By 1850, proponents of slavery classified abolition as a form of “modernism.” Other signs of modernism were European scholarship of higher Biblical criticism, which was said to have seeped into Northern theological institutions. Protecting slavery was linked to conserving a literal reading of the Book of Genesis and a six-day creation. Questioning the Genesis creation account would lead to tampering with family, social, economic, and political relationships. The wave of reform sweeping the Northern states included socialism, feminism, and abolitionism, all indicating that humanity was already eating the forbidden fruit and thought it knew better than God.
Arguments Against Slavery Were More Complicated
The biblical and theological objection to the owning of another human being required considerable reflection that went beyond merely citing scripture. Because of the texts that supported slavery, anti-slavery theologians, pastors, and churches had a more arduous journey to arrive at the conclusion that slavery was an inherently immoral institution against the will of God.
Historian Mark Noll suggests that the Civil War, for both the North and the South, created a theological crisis, which played out in a number of ways.
Plain Reading of the Bible: Faced with opponents who moved beyond the simple citing of various texts, some pastors resisted and doubled down on the plain reading of scripture. Consider the words of the Rev. John Henry Hopkins, Presiding Bishop of the Episcopal Church, in 1861: “If it were a matter to be determined by my personal sympathies, tastes, or feelings, I would be as ready as any man to condemn the institution of slavery; for all my prejudices of education, habit and social position stand entirely opposed to it. But as a Christian, I am solemnly warned not to be wise in my own conceit, and not to lean unto my own understanding.”
Moving Beyond the Bible: The abolitionists, for whom personal freedom was paramount, were willing to move beyond the Bible’s verses on slavery. William Lloyd Garrison, abolitionist publisher of the Liberator, retained a belief in God as the moral judge of the universe, but no longer looked to the scriptures as God’s definitive revelation. Garrison jettisoned passages in the Bible on slavery that he believed were contrary to moral reason. In 1845, Garrison wrote, “To discard a portion of scripture is not necessarily to reject the truth but may be the highest evidence that one can give of his love of truth.”
Overall Scriptural Principles Combined with American Ideals: Not wanting to go that far, some pastors argued an overall scriptural principle lay beyond the specific texts, which they combined with the American ideal that “all men are created equal.” A public debate took place in 1845 between Nathaniel Rice, a moderate abolitionist, and Jonathan Blanchard (later the first President of Wheaton College), a proponent of immediate abolition. Rice tied Blanchard in knots citing specific texts which accepted slavery. Blanchard responded with exasperation that the Bible’s overall theme is the natural equality of man and “the one-bloodism” of humankind, as articulated in the Declaration of Independence.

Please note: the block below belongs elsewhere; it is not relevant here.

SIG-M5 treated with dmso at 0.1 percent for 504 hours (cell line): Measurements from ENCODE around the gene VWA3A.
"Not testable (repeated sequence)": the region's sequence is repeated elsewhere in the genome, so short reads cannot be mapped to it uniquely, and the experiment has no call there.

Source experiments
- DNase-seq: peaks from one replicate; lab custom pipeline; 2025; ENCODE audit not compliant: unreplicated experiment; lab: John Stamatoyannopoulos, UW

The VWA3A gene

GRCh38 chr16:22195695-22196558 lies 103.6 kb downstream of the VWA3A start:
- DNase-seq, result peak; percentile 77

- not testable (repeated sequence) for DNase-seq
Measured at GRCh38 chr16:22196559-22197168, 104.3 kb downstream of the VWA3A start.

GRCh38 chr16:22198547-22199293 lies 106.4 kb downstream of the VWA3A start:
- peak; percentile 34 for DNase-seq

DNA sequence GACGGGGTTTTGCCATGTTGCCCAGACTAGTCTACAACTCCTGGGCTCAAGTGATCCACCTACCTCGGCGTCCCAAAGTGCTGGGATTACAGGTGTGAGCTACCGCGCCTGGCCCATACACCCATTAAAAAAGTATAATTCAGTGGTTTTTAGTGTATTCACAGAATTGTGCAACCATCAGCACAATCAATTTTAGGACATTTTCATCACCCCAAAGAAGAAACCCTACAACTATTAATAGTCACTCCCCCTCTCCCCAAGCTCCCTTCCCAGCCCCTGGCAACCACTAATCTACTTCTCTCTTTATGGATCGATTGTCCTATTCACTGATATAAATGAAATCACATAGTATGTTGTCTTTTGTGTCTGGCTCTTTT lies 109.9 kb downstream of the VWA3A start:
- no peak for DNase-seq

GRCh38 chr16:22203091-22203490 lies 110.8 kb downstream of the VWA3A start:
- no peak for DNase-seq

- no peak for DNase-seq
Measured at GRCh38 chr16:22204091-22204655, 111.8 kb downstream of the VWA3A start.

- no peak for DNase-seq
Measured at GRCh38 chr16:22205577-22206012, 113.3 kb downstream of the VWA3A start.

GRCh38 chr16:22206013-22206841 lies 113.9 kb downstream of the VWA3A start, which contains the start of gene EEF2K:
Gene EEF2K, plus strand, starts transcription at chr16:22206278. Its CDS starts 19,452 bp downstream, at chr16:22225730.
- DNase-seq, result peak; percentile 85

Southern Slavery is different from Slavery in the Bible: A nuanced argument against slavery was articulated by James Pendleton, a Baptist preacher from Kentucky. Pendleton examined the story of Abraham and his slaves and observed, “there are points of material dissimilarity between that system and our system of slavery.” He pointed out American slavery broke up marriages, which is against the commandments, and that Southern slavery offered no possibility of freedom, which violated Old Testament law.
Conflict Avoidance: In 1855, a North Carolina German Reformed Classis petitioned to become part of the Dutch Reformed Church (RCA). Some of the clergy and laity of the North Carolina Classis owned slaves. The General Synod of the Dutch Reformed Church did not accept the petition for entrance into the denomination. Although some in the RCA argued that it was wrong for Christians to own slaves, others quoted the Bible in support of slavery. In the end, the North Carolinians were not received into the denomination because doing so would stir up strife. This desire to avoid conflict was appealed to often–many in the church said they resisted abolition because it would lead to national and denominational disunity.
African American Reading of the Bible: Prior to the Civil War, there was a considerable body of biblical commentary by African American preachers, despite limitations of education. The use of biblical imagery in black spirituals and preaching provides evidence of how deeply scripture had entered African American consciousness. Scriptural antislavery had become intrinsic to the African American community.
Personal Reflection on What This Means for My Reading of the Bible Today:
I believe my historical distance from the nineteen century biblical arguments can shed light on my current use of the Bible for moral discernment, both in the church and for public theology. One side quoting the Bible to another side resolves nothing, and as Shakespeare put it, “Even the devil can cite scripture verses for his purpose.” Here are my personal reflections on the use of scripture for moral discernment: